woodland area in new york city’s Urban Spae reopened after 80 years
EIGHTY years after it was shut off to the world, New York reopened a secret woodland sanctuary a stone’s throw from Fifth Avenue, just in time for summer.
The four-acre (1.6 hectare) Hallett Nature Sanctuary is one of three areas of woodland in Central Park, the huge expanse of nature in the Big Apple visited each year by an astonishing 43 million people
The little sanctuary is hidden away at the southeastern end of the park, just metres from bustling designer boutiques and luxury high-rise apartment blocks. For decades it was fenced off and allowed to overrun.
“It was closed by the park commissioner Robert Moses in the 1930s and Robert Moses thought it would become a bird sanctuary,” said Doug Blonsky, president and CEO of the Central Park Conservancy, a non-profit organisation that raises 75 per cent of the park’s annual budget.
“Unfortunately what happens, particularly in a urban environment, if you leave an area closed for a long time, invasive species or plant material take over, forcing out the natives,” he said.
In 2001, the Central Park Conservancy decided to restore the sanctuary, which at the time had been completely taken over by wisteria strangling the woodland.
It took years to win the wisteria war. Schools and volunteers were enlisted. “A lot of people think wisteria is a beautiful plant with purple flowers. But if you let it go, it will take over an entire environment,” Blonsky explained.
Rustic foot paths have been designed and covered in woodchips, and a pretty wooden gate has been installed at the entrance.
Wild local plants have been replanted and benches at the top of the promontory allow people to take in the view or listen to the birds while sitting hidden in the greenery, the skyscrapers south of the park poking out above the canopy.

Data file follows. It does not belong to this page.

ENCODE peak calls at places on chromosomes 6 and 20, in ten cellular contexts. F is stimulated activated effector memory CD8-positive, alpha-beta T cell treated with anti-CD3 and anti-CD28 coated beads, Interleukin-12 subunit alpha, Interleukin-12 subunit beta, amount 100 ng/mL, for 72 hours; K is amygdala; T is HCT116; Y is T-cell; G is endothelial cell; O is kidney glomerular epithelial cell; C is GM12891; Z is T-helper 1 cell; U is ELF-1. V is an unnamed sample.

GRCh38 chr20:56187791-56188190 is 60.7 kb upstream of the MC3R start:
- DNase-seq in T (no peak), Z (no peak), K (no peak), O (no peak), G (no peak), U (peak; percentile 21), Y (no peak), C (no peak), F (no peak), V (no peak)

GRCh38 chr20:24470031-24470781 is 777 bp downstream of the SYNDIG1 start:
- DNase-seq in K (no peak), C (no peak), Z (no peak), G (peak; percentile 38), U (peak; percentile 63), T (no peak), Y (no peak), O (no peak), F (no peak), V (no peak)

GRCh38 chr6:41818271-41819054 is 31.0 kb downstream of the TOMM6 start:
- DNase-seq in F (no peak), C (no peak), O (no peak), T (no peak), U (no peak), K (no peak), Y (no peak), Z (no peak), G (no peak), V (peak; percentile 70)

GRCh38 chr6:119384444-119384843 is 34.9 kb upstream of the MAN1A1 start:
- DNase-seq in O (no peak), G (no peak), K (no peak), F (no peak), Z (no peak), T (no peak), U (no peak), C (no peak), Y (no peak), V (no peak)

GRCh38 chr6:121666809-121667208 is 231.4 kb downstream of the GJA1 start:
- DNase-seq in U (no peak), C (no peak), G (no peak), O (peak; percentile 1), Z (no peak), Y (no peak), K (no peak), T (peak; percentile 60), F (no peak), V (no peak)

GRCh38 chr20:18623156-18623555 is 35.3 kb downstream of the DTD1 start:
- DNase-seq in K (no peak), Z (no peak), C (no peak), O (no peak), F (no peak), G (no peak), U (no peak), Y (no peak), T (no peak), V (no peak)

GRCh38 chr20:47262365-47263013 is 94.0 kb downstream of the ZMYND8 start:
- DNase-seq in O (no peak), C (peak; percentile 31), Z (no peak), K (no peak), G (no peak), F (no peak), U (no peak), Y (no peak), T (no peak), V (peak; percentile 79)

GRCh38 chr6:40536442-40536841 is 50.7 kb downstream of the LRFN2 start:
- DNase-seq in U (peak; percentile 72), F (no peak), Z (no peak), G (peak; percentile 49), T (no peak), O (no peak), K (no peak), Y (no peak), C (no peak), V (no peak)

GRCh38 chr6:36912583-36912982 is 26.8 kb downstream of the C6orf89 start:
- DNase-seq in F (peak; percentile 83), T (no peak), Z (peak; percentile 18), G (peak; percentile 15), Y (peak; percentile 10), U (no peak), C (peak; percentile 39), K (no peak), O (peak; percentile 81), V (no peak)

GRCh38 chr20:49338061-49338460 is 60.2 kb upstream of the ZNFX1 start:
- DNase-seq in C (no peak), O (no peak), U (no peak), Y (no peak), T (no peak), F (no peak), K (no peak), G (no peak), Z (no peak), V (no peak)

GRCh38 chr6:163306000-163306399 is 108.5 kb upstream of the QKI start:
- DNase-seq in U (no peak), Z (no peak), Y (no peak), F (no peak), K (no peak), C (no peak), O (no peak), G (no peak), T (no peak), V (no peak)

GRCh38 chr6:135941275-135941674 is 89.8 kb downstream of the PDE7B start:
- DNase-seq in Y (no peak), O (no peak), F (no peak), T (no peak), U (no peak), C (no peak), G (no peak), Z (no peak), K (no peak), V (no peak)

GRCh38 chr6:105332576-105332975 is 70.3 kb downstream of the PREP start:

“It is quiet. It is much more wild. I like to think when you are coming here you are almost getting a glimpse of what maybe New York City looked like before it was developed in the 1600 and 1700s,” said Blonsky.
Maintaining a wild landscape, is “very difficult,” he said.
“You want it to look like it is wild, but it is not. It is very manicured, every plant you see or almost see has been planted. We are constantly battling with invasive species,” said Blonsky.
Some trees are dead, which, if elsewhere, would have been cut down and pulped into woodchips. But here they are being preserved for local habi- tat. “Look what the woodpeckers have done,” said Blonsky, pointing to a dead tree.
There are around 270 species of bird in Central Park. You can see many of them in the Hallett sanctuary, along with squirrels, racoons, ducks and birds pecking at puddles on the rocks.
There is even a woodchuck, which Blonsky says “is very unusual.”
For now, the sanctuary is open only three afternoons a week from 2pm to 5pm. In July and August it will also be open for two hours on Sunday.
But only 20 visitors will be allowed in at once to maintain the solitude and peace of the sanctuary. On sunny weekends, as many as 200,000 people can flood into Central Park to relax or exercise.
The park’s annual budget is $65 million (£45m), of which 25 per cent is financed by City Hall. The rest raised by the Central Park Conservacy, thanks to donations from park lovers and well-heeled residents living close by. (AFP).